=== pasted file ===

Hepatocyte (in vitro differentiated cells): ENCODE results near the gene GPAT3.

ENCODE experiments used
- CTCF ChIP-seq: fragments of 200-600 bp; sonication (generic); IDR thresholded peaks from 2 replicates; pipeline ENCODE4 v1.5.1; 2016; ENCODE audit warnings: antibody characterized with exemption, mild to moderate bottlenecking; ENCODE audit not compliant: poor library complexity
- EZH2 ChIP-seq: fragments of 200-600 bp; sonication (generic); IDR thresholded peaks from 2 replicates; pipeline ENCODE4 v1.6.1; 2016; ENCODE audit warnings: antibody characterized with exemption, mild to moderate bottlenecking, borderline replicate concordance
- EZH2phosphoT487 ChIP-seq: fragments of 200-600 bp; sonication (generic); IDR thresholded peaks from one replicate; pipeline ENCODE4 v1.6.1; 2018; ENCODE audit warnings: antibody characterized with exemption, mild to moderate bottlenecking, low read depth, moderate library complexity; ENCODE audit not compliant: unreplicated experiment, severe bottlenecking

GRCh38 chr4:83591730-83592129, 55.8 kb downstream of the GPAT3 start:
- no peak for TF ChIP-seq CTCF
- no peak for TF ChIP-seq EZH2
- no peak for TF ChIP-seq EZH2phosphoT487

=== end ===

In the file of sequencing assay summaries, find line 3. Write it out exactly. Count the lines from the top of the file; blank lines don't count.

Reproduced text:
- CTCF ChIP-seq: fragments of 200-600 bp; sonication (generic); IDR thresholded peaks from 2 replicates; pipeline ENCODE4 v1.5.1; 2016; ENCODE audit warnings: antibody characterized with exemption, mild to moderate bottlenecking; ENCODE audit not compliant: poor library complexity